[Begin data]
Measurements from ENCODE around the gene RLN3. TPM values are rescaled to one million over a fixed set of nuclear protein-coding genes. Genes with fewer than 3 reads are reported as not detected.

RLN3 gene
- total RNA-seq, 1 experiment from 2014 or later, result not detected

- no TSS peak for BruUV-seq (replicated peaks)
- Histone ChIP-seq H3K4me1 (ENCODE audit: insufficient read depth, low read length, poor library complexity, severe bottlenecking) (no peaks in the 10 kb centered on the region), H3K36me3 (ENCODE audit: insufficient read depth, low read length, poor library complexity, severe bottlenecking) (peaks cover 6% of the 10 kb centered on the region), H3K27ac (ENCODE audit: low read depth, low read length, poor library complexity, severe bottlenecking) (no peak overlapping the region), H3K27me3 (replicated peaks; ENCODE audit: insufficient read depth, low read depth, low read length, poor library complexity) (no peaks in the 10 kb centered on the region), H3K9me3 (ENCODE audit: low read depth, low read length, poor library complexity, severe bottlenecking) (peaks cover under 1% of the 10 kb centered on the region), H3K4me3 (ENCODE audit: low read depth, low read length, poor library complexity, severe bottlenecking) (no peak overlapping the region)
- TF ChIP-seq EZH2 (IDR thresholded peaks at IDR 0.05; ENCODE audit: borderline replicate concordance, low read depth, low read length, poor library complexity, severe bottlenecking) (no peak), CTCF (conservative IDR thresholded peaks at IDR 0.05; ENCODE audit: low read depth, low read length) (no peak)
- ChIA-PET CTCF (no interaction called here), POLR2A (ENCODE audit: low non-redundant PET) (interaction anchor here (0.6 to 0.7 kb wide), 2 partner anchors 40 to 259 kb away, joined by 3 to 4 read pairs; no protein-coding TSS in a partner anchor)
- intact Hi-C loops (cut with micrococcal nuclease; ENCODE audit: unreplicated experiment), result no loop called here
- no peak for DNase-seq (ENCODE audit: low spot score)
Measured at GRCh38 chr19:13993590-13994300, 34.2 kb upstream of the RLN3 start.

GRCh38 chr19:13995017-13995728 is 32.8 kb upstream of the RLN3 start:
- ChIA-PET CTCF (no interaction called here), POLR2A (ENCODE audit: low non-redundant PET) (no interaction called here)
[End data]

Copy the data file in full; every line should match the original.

Measurements from ENCODE around the gene RLN3. TPM values are rescaled to one million over a fixed set of nuclear protein-coding genes. Genes with fewer than 3 reads are reported as not detected.

RLN3 gene
- total RNA-seq, 1 experiment from 2014 or later, result not detected

- no TSS peak for BruUV-seq (replicated peaks)
- Histone ChIP-seq H3K4me1 (ENCODE audit: insufficient read depth, low read length, poor library complexity, severe bottlenecking) (no peaks in the 10 kb centered on the region), H3K36me3 (ENCODE audit: insufficient read depth, low read length, poor library complexity, severe bottlenecking) (peaks cover 6% of the 10 kb centered on the region), H3K27ac (ENCODE audit: low read depth, low read length, poor library complexity, severe bottlenecking) (no peak overlapping the region), H3K27me3 (replicated peaks; ENCODE audit: insufficient read depth, low read depth, low read length, poor library complexity) (no peaks in the 10 kb centered on the region), H3K9me3 (ENCODE audit: low read depth, low read length, poor library complexity, severe bottlenecking) (peaks cover under 1% of the 10 kb centered on the region), H3K4me3 (ENCODE audit: low read depth, low read length, poor library complexity, severe bottlenecking) (no peak overlapping the region)
- TF ChIP-seq EZH2 (IDR thresholded peaks at IDR 0.05; ENCODE audit: borderline replicate concordance, low read depth, low read length, poor library complexity, severe bottlenecking) (no peak), CTCF (conservative IDR thresholded peaks at IDR 0.05; ENCODE audit: low read depth, low read length) (no peak)
- ChIA-PET CTCF (no interaction called here), POLR2A (ENCODE audit: low non-redundant PET) (interaction anchor here (0.6 to 0.7 kb wide), 2 partner anchors 40 to 259 kb away, joined by 3 to 4 read pairs; no protein-coding TSS in a partner anchor)
- intact Hi-C loops (cut with micrococcal nuclease; ENCODE audit: unreplicated experiment), result no loop called here
- no peak for DNase-seq (ENCODE audit: low spot score)
Measured at GRCh38 chr19:13993590-13994300, 34.2 kb upstream of the RLN3 start.

GRCh38 chr19:13995017-13995728 is 32.8 kb upstream of the RLN3 start:
- ChIA-PET CTCF (no interaction called here), POLR2A (ENCODE audit: low non-redundant PET) (no interaction called here)